Photo Credit: Chris Large/AMC

Hell on Wheels Season 5 Episode 3 Review: White Justice

Hell on Wheels Season 5 Episode 3: White Justice
Synopsis: Cullen contends with violence in Chinatown set off by disgruntled railroad workers. The Swede manipulates Phineas in his plot against the Mormons.

Read the previous episode review

Episode 3 kicks off with a clip from Fong/Mei Mei’s past, presumably the first time she donned the disguise of a man to protect herself from the violence in her home land. This scene is interspersed with Fong and her father arriving at the Central Pacific camp to begin work on the railroad. Although I love that Hell on Wheels is delving into so many back stories, I’m not sure they’re going to be able to wrap so many character arcs up all nice and neat by the finale.

After the intro, we’re treated to another confrontation between the Swede and Bohannon. The Swede’s ticked about shoveling snow and goes into another spiel about being the Joker to Cullen’s Batman, or vice versa in his opinion I suppose. After Bohannon rides off on the train, the Swede pics up another shipment of…rice? from Chang. He also asks to triple his order, leaving us to wonder just what nefarious plot he’s up to now.

Turns out, he’s only buying rice to create a discrepancy in the Church’s accounting books. He points out the flaw to Phineas and Brigham Young’s son flies off the handle. After double checking the numbers, Phineas returns later, convinced Brigham Young is cheating him, just as the Swede intended. Now, with Phineas in his clutches, it looks like the Swede is almost ready to make his power play against the Prophet.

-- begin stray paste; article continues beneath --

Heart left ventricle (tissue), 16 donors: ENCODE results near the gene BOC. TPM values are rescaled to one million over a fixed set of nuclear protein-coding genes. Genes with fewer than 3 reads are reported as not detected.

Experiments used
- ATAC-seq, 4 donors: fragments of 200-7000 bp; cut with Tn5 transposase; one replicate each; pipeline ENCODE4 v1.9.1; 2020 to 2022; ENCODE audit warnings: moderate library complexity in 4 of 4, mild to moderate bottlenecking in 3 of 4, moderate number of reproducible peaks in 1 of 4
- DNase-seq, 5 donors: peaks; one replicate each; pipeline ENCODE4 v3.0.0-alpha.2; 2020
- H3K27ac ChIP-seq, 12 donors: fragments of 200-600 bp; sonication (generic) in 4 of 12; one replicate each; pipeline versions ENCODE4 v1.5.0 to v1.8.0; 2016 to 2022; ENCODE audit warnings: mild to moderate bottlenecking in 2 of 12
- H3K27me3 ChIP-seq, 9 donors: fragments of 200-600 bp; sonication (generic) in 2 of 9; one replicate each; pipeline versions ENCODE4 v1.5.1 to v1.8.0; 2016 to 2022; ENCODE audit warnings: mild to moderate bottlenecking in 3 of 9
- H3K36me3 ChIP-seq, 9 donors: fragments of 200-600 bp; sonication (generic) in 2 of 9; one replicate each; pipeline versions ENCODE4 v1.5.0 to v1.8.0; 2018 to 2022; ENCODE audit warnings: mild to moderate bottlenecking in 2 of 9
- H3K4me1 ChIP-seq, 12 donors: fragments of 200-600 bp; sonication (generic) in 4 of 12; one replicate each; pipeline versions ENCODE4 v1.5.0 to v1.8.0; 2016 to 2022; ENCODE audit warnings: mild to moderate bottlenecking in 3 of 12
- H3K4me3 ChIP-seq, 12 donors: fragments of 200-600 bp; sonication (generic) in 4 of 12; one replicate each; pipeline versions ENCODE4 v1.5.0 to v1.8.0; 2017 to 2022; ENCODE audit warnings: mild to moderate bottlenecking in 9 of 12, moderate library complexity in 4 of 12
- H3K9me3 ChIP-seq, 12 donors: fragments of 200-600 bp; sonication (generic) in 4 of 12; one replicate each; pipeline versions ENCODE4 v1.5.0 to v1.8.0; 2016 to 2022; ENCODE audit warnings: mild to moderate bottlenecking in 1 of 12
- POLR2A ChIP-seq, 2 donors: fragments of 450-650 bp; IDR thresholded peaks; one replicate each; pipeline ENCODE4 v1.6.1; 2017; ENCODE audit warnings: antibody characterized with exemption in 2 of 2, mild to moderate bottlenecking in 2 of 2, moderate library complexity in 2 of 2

Meanwhile, Cullen’s new steam engine has increased tunneling speed, but at the expense of white men’s jobs. This doesn’t sit well with Strobridge and he goes behind Bohannon’s back to find new work for them. Huntington dispenses some wisdom but in the end, doesn’t relent to giving the men new jobs. Does this signal a permanent rift between Strobridge and Bohannon?

After getting Strobridge off his put, Cullen’s walk through camp as the Chinese go about their down time further shows just how isolated and alone he is. He makes a stop by Fong’s tent and the ensuing discussion brings up past themes of racism and the true meaning of “freedom” in post-Civil War America. “We’re still Chinese,” she says when Cullen tries to assuage her fears.

Later on, Chang has a great one-liner in the same vein to wrap up the episode: “So this is America. It may be the law, but it is not justice.”

Back in the bar, Strobridge’s recently fired men are all fired up (pun intended), similar to what happened back in Hell on Wheels between the Irishmen and African-Americans. Strobrdige does his best to curve their wrath against the Chinese, but doesn’t seem to get through to the trio.

In the next scene, the white fellers stir up some trouble in Chang’s sweatshop. Even his kung-fu can’t save him and they hang one of Chang’s employees. With a crowd of Chinese gathering around, they prepare to hang Chang (no rhyme intended) next. What is it with the Irish wanting to string everybody up?

Just in time, Bohannon, Tao and Fong show up to cut him down. The next morning, Chang wants a trial, leaving Bohannon and Strobridge to arrest the men responsible in preparation for a trial. Unfortunately, the Chinese are the only witnesses and can’t testify against the whites. With Chang harboring a grudge, we leave Bohannon preparing for the ensuing storm.

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